Several cybersecurity threats are affecting the digital market, but these four are common within the corporate world – and crippling if they affect a company.
Ransomware is a type of malicious software. It is designed to block access to devices and systems until an amount is paid – with hackers literally holding company data at ransom. Once ransomware has infected a device, access to that device is then denied, and the victim is asked for payment to restore access. Unfortunately, once payment is given, the access may not be restored, and companies may lose significant amounts of data, as well as access to vital tools and services, during an attack. Ransomware typically infects devices via phishing, with victims opening emails or accessing files that look trustworthy but that have been engineered to trick users into enabling administrative access. More aggressive forms of ransomware affect devices without phishing, exploiting security holes – such as those left by unpatched software.
The increase of digital technology and usage has seen cyber attackers utilising the internet to obtain knowledge regarding companies vulnerabilities and potential routes for exploitation. Hacking a website is something that can be done relatively quickly, and sites are frequent targets for hackers. They may do this to steal data, with many attacks aiming to search and identify corporate vulnerabilities to obtain access to authentication data. They may also inject code to redirect users to other websites, predominantly phishing pages, or add links that corrupt user devices. An attacker may also do significant damage to a company by defacing their website or using their pages to spread viruses to users and site visitors. This can cause irreparable damage to a company’s reputation, and put their data at significant risk of exploitation.
Email threats have been around for a long time, with the two most common – and prevalent in business – being:
- Phishing: A generalised attack that aims to infiltrate as many users as possible, usually to apply malware or ransomware. Phishing is a common security risk, and they aim to obtain a range of information. This includes company passwords, financial information, and personal data that can be used to exploit a business – or sell to competitors.
- Spear phishing: A specific form of phishing that aims to target individuals within an organisation and obtain certain levels of administrative access and/or data. Spear phishing attacks are becoming more common on a corporate level, with attackers attempting to obtain confidential information via targeted means. The aim is to get a user to enter confidential company information and passwords, and/or provide financial details while making payments for fake software and downloads. This information can then be used for fraudulent activities – and exploit sensitive company information.
Attackers take advantage of vulnerabilities and loopholes in domain name systems (DNS) in domain attacks. DNS is a directory of names that match with IP addresses, which computers and mobile devices use to communicate with each other over the internet. However, they can be exploited to reduce company efficiency, and corrupt corporate websites to cripple operations. Types of DNS attack include:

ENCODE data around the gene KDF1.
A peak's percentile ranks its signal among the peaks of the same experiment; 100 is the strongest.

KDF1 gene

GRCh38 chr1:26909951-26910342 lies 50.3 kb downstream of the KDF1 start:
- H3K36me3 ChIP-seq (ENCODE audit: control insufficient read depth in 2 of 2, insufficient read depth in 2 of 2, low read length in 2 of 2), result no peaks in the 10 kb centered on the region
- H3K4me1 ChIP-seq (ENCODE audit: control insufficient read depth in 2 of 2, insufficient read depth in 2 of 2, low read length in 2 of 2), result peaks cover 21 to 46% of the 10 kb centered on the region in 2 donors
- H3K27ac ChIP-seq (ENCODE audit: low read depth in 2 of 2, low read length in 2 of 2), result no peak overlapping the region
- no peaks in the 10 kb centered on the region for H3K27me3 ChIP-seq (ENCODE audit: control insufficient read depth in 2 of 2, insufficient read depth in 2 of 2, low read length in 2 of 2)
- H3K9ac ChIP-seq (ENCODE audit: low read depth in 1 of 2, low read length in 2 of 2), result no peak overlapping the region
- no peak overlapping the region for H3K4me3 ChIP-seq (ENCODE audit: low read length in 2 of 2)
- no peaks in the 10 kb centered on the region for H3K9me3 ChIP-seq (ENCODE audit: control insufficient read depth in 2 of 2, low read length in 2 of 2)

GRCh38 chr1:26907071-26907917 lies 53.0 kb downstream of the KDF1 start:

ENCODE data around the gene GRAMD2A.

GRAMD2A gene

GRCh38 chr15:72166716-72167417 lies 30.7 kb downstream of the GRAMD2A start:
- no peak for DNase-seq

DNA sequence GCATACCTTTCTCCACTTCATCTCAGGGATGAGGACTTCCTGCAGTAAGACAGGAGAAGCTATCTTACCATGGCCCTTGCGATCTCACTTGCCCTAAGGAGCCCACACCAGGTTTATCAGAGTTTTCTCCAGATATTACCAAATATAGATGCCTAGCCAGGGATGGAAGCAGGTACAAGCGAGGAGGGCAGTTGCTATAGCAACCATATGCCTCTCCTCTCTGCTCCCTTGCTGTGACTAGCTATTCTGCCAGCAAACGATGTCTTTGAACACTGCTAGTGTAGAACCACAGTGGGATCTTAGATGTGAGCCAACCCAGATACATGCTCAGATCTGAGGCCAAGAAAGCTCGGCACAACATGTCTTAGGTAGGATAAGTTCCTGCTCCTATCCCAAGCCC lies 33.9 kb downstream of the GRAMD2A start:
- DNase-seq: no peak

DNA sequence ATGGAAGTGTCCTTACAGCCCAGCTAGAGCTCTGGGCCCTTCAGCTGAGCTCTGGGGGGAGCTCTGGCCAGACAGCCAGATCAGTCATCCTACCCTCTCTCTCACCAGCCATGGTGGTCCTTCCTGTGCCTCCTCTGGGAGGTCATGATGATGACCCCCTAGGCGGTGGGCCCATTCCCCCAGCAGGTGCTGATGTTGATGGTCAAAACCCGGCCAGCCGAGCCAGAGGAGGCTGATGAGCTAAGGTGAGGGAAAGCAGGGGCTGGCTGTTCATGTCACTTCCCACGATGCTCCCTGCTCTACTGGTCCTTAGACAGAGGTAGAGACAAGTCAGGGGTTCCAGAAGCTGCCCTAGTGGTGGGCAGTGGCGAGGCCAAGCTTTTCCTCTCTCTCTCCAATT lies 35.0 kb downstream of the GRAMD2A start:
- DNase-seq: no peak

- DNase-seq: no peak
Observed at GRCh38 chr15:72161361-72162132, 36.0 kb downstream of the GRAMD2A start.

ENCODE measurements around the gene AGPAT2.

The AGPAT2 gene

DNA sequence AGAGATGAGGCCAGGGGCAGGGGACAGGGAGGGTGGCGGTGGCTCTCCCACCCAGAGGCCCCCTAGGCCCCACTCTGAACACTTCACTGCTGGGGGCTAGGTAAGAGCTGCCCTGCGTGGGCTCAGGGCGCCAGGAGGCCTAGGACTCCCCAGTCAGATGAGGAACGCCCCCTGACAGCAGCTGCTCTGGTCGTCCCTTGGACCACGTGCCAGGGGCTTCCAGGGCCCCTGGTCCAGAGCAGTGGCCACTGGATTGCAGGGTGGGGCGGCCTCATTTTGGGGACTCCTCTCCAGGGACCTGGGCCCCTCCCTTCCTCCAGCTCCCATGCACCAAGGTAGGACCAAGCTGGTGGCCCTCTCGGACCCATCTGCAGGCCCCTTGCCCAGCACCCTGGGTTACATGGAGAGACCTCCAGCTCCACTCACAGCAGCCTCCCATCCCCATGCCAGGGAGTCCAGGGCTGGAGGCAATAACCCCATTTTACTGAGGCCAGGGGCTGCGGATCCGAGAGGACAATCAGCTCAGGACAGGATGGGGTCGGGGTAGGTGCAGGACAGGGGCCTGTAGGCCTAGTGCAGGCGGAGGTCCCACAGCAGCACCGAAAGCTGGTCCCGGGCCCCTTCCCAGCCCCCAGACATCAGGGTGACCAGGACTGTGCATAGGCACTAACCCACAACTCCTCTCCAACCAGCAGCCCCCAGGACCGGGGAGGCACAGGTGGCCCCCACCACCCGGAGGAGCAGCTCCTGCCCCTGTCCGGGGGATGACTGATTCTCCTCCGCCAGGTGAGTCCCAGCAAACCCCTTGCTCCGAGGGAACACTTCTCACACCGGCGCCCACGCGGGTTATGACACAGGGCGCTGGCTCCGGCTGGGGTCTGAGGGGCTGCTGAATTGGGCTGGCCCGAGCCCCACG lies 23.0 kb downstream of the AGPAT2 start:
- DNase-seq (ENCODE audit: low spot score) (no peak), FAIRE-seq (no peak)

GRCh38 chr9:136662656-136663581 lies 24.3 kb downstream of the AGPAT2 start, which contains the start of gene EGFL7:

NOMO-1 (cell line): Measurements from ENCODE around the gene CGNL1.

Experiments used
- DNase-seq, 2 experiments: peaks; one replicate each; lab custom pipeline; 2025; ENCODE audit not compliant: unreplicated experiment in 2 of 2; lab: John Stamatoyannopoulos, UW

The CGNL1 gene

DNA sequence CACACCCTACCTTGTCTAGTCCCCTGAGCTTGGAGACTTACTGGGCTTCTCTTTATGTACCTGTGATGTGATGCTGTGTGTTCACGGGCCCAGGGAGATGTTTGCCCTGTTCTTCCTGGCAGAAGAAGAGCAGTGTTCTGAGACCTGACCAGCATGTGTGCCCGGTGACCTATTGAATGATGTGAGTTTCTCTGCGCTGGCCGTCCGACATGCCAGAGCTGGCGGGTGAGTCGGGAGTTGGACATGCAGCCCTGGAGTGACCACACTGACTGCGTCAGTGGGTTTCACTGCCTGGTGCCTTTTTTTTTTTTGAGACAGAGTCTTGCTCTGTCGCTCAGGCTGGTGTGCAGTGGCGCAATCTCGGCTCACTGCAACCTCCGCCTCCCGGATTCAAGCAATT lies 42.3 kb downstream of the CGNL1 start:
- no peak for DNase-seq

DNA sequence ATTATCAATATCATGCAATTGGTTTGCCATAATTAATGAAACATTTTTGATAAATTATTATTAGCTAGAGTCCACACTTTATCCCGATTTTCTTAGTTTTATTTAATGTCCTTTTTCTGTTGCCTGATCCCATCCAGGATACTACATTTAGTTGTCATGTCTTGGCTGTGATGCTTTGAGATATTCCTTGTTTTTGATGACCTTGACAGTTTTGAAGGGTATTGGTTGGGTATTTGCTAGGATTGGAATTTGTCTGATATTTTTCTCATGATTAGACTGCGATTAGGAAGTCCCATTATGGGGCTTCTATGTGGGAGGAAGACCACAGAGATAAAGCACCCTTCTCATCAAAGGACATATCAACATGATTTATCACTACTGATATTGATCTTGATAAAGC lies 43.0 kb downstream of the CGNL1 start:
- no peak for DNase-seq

- Zero Day Attacks: Whereby attackers use previously unknown vulnerabilities in DNS stacks or server software
- Denial of Service: An attack where malicious bots send above-anticipated amounts of traffic to an IP address, ensuring that the target cannot resolve legitimate requests and enquiries
- Fast-Flux Attacks: See attackers swapping DNS records with heightened frequency with the aim of redirecting requests.
- DNS Amplification: An attack that sees DNS servers that permit recursive lookups taken advantage of, allowing attacks to spread to other servers.
There are several things companies can do to protect themselves against modern cybersecurity threats. The first thing to realise is that cybersecurity in a digital age requires a holistic, multi-layers approach that begins with a comprehensive understanding of existing security infrastructure – and how it might be targeted. Vulnerability and penetration testing provide insight into these, but companies can also bolster their security by:
- Ensuring their operating systems are patched and up-to-date, as attackers attempt to exploit loopholes in unpatched and dated software. These updates also need to be applied across all employee devices – including BYOD - to remain effective.
- Installing anti-virus software to detect malicious programs as they arrive, and enable whitelisting software to prevent unauthorised applications from being able to execute.
- Develop clear lines of behaviour surrounding cybersecurity and the processes that need to occur in the event of an attack. Employee education is essential for ongoing corporate security.
- Only providing administrative privileges to people who require it, and make sure that previous employees have privileges revoked once they leave the company.
- Understanding who has access to what at all times with appropriate security management strategies.
- Ensuring that they have backups. Backups are essential for all attacks, and companies should be backing up their files on a regular basis. This will help reduce the impact of a ransomware event.
Get in touch with MOQdigital to find out more about how to improve your corporate security. Our team, in conjunction with Cisco, works hard to ensure that our clients – and their digital investments – are protected. Don’t risk your future to a common threat. Contact us today.
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